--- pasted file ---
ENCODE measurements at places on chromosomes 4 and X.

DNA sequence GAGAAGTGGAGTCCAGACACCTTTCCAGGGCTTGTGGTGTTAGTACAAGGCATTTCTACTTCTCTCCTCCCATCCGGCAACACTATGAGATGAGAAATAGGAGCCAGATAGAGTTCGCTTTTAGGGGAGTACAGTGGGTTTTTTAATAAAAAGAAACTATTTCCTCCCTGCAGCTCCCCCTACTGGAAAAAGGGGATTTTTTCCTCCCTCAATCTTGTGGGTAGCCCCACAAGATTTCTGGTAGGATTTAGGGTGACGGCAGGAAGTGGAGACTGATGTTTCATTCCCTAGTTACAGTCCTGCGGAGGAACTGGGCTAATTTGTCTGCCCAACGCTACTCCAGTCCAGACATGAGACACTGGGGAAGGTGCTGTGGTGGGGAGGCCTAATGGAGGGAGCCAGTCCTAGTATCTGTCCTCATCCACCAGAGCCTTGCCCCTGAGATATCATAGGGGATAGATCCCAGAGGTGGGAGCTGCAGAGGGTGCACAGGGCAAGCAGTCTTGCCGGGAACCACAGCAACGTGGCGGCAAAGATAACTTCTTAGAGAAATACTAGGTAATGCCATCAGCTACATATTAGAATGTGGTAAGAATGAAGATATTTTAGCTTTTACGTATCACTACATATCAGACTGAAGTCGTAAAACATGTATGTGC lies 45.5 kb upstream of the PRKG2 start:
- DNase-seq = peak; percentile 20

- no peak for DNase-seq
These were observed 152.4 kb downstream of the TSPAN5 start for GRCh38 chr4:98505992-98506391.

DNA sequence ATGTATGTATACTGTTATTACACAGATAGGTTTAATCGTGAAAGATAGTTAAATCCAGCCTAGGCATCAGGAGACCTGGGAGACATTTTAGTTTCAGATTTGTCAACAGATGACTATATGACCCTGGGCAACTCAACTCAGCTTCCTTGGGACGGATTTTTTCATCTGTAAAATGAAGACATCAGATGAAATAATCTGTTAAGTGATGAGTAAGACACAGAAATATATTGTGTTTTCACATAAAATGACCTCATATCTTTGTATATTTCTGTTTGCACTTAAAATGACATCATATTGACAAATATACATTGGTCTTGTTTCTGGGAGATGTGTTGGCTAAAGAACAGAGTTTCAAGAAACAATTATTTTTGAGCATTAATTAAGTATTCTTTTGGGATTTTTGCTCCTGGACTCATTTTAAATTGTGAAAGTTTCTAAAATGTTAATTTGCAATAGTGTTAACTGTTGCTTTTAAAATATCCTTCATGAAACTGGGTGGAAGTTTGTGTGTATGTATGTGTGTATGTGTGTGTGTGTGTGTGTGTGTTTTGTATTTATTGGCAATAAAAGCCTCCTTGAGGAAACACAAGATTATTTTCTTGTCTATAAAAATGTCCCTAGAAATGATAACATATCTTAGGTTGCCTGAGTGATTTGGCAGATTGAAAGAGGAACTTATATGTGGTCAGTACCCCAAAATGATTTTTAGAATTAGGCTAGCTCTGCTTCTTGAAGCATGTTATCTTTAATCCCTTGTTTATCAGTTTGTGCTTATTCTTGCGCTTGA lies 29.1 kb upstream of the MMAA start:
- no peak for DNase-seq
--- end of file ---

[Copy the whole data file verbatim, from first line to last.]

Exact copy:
ENCODE measurements at places on chromosomes 4 and X.

DNA sequence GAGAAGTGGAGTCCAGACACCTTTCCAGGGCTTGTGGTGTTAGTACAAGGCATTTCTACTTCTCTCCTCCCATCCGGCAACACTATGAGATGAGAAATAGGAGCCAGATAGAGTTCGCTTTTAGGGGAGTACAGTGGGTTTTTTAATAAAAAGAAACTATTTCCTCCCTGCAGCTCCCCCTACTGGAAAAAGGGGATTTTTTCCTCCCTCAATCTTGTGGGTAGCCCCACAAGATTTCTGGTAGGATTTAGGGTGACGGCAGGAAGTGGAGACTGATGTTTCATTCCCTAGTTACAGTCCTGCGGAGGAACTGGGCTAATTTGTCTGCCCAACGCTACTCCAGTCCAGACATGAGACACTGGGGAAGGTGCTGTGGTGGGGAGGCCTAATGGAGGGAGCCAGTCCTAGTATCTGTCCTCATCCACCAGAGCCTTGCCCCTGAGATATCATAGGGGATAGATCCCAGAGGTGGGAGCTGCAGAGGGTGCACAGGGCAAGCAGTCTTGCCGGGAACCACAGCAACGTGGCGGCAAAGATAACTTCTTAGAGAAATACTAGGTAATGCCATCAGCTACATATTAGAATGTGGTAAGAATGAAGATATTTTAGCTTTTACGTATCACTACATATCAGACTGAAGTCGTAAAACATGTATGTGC lies 45.5 kb upstream of the PRKG2 start:
- DNase-seq = peak; percentile 20

- no peak for DNase-seq
These were observed 152.4 kb downstream of the TSPAN5 start for GRCh38 chr4:98505992-98506391.

DNA sequence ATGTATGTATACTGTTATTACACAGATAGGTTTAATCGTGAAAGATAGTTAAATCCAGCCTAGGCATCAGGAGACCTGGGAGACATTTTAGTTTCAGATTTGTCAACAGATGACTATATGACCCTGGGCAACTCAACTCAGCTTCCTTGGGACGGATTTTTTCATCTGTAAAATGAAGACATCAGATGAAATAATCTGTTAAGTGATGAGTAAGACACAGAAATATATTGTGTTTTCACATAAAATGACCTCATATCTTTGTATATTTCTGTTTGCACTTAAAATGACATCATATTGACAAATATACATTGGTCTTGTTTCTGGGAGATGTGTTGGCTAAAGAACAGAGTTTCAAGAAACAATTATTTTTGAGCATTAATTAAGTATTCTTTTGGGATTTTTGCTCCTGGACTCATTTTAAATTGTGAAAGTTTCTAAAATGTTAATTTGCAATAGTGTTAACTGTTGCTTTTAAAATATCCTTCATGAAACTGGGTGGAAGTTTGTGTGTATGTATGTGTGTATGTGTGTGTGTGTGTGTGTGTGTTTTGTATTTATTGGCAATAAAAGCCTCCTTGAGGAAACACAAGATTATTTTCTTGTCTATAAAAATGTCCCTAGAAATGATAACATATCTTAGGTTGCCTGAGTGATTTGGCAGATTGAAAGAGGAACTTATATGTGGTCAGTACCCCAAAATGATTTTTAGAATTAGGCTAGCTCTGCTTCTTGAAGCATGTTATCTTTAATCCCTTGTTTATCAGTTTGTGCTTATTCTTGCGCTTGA lies 29.1 kb upstream of the MMAA start:
- no peak for DNase-seq